Vice President Joe Biden is considering a challenge to Hillary Clinton for the Democratic presidential nomination amid fears that the former secretary of state cannot win key states because her popularity is declining in several recent polls.
"It’s not that we dislike Hillary, it’s that we want to win the White House," Richard Harpootlian, a lawyer and Democratic donor in Columbia, S.C., told The New York Times
for its Saturday report. "We have a better chance of doing that with somebody who is not going to have all the distractions of a Clinton campaign."
Biden, 72, who has been inspired to run by his late son Beau, said he would make a decision by the end of the summer.
Before Beau Biden died of brain cancer in May at age 46, he encouraged his father to make a third run for the White House. The vice president's younger son, Hunter, also endorsed another campaign.
"He was so close to Beau and it was so heartbreaking that, frankly, I thought initially he wouldn’t have the heart," Michael Thornton, a Boston lawyer who supports Biden, told the Times. "But I’ve had indications that maybe he does want to — and 'that’s what Beau would have wanted me to do.'"
Kendra Barkoff, a Biden spokeswoman, told the Times: "As the Biden family continues to go through this difficult time, the vice president is focused on his family and immersed in his work."
A spokesman for the Clinton campaign declined to comment, and the White House also had no immediate comment, the Times reports.
But Biden's advisers have been approaching Democrats who have not yet committed to Clinton to test a run by the vice president, according to the Times.
The calls mostly have been fielded by Steve Ricchetti, who is Biden's chief of staff. Ricchetti began talking to donors and supporters months before Beau Biden died, the Times reports.
Harpootlian told the newspaper that he had met with Ricchetti before Biden's death.
"Biden is also talking to friends, family and donors about jumping in," Times columnist Maureen Dowd reported. "The 72-year-old vice president has been having meetings at his Washington residence to explore the idea of taking on Hillary in Iowa and New Hampshire."
Dowd, who has long criticized Clinton and former President Bill Clinton, cited Biden's conversations with his sons.
She added that a run by the vice president would be complicated since Biden has a good relationship with Clinton and respects Democratic Party's desire to put a woman in the White House.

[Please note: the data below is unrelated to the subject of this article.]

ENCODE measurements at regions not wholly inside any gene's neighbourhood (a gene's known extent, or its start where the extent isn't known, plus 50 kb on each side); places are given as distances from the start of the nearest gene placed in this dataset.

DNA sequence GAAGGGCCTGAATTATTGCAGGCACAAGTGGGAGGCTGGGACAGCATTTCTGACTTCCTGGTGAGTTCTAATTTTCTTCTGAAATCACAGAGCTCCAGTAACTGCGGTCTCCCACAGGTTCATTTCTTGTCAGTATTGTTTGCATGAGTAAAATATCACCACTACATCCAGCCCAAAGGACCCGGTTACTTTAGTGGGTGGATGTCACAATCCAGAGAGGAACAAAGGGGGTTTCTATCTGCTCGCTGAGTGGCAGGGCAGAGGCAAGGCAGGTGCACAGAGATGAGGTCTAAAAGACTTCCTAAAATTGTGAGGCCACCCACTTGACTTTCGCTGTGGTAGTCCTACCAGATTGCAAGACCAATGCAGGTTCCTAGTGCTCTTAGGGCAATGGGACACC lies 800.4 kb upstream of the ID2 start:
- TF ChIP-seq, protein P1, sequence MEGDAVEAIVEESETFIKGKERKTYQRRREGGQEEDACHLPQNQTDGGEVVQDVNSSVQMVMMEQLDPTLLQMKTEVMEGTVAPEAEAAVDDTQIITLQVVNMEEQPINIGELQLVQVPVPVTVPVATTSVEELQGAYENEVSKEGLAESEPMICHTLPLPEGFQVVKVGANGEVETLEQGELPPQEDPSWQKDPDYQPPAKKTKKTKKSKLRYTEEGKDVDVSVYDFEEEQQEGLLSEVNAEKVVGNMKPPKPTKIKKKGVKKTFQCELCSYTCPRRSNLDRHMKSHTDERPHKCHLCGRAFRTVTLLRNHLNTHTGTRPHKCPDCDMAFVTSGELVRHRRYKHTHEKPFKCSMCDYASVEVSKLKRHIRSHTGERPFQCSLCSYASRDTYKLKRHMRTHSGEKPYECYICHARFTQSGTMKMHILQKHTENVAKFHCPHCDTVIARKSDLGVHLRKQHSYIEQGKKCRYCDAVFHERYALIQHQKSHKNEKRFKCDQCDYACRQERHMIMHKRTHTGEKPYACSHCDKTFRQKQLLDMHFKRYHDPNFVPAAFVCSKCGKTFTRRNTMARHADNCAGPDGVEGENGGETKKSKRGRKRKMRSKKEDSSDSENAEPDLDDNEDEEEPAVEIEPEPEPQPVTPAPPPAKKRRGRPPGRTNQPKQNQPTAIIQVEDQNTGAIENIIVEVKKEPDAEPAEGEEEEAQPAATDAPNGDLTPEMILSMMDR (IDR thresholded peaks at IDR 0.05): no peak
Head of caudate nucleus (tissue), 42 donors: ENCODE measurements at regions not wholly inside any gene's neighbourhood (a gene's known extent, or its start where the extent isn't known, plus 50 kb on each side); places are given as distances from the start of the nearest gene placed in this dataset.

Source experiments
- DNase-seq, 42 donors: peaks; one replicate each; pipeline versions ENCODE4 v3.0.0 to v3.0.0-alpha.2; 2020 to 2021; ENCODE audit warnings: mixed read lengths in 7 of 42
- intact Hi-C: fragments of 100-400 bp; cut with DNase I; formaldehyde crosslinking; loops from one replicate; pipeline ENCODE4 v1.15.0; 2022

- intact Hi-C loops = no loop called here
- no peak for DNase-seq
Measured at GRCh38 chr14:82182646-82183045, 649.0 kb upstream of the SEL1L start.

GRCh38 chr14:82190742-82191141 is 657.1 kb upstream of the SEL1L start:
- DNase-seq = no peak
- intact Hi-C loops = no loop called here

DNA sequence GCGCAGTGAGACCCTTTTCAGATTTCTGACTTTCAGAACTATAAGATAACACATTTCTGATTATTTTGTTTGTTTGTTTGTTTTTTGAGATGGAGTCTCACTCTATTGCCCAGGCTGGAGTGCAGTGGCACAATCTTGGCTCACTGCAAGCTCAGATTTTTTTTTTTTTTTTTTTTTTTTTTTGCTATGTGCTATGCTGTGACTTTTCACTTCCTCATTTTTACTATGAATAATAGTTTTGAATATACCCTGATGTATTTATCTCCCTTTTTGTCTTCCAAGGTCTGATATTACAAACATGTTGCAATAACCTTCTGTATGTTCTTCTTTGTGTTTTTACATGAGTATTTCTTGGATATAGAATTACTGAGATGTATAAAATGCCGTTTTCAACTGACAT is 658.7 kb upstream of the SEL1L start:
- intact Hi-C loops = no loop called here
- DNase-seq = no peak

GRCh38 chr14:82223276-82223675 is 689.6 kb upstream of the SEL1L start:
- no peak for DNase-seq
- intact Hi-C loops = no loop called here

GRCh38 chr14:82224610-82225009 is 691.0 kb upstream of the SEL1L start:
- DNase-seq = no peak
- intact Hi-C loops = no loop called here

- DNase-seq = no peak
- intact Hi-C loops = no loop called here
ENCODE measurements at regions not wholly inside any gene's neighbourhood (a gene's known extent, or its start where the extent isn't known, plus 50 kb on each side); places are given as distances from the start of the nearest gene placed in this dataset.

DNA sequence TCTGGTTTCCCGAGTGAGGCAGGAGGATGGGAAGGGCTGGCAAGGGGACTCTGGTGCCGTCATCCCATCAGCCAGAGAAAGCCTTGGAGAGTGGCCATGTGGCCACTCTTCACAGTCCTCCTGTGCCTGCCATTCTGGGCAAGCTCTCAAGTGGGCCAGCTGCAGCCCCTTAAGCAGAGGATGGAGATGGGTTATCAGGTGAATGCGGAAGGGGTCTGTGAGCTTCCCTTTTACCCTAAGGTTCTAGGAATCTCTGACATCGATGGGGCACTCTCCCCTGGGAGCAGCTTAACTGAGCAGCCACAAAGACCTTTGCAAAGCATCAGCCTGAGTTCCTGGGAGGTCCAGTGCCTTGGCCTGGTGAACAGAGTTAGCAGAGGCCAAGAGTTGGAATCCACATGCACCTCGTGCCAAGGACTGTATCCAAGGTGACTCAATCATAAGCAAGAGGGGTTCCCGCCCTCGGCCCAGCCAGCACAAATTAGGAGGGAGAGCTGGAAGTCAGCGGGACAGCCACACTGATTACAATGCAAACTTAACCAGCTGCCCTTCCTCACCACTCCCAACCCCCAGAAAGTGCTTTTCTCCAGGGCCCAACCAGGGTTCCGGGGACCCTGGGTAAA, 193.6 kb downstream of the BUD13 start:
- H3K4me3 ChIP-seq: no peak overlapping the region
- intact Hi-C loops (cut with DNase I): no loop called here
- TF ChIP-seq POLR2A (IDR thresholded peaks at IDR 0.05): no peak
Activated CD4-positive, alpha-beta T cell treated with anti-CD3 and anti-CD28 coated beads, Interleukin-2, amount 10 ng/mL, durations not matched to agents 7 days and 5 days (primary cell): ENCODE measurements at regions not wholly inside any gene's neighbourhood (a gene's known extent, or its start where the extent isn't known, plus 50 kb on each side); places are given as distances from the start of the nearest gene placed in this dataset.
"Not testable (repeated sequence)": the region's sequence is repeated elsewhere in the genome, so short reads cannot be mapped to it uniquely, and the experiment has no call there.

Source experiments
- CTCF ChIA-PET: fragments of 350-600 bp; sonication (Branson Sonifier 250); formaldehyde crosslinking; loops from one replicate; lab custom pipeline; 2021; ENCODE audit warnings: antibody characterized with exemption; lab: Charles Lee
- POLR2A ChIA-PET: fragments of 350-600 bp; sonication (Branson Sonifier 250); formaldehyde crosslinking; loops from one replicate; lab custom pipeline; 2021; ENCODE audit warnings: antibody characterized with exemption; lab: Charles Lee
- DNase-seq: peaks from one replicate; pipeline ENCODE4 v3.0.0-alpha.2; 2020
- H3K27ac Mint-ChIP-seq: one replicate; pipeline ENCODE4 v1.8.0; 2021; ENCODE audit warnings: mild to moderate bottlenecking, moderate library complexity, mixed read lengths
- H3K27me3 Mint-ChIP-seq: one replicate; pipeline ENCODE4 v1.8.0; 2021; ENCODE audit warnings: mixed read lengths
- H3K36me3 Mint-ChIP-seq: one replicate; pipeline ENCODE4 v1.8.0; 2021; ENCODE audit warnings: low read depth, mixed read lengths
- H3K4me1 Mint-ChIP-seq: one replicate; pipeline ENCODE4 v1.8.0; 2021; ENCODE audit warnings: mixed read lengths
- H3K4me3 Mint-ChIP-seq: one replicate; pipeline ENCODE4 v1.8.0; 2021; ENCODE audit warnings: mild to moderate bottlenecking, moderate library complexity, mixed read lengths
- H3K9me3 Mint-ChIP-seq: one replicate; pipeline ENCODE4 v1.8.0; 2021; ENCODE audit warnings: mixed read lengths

"The reality is it's going to be a tough, even-Steven kind of race — and there’s that moment when a lot of party establishment would start exactly this kind of rumble: 'Is there anybody else?'" Joe Trippi, a Democratic strategist, told the Times.
Biden, a longtime senator from Delaware, sought the Democratic presidential nomination in 1988 and 2008. Recent polls show that Clinton's popularity has dropped.
A Quinnipiac University
poll released Thursday showed that 57 percent of respondents said that the former first lady was not honest and trustworthy — and 52 percent said she did not care about their needs or problems.
Biden, however had his highest favorability rating — 49 percent — in seven years. Fifty-eight percent said that he is honest and trustworthy, while 57 percent responded that he cares about them.
Clinton’s numbers remain strong, however, particularly among likely Democratic primary voters, according to the survey.
"The No. 1 thing voters want is a candidate who is honest and trustworthy, and the veep is leading in those polls," William Pierce, executive director of the Draft Biden super PAC, told the Times. The group has been working for months to build support for a possible campaign.
Republicans also slammed Clinton on Friday
after the State Department released thousands of emails during her four years as the nation's top diplomat.
Many of the documents were heavily redacted, with some being classified because the Obama administration deemed the information in them as critical to national security.
Clinton has steadily been attacked for using her private email server as secretary of state, and two inspectors general recently told Congress that some of the communications included classified information.
She is expected to testify before the special House panel investigating the 2012 Benghazi attacks in a public hearing on Oct. 22.
South Carolina Rep. Trey Gowdy, the panel's chairman, said Friday
that the latest documents will "probably not" help the committee.
"We are in a constant battle with the State Department over the production of documents," he told Fox News. "We'll find out what happened with or without their help."
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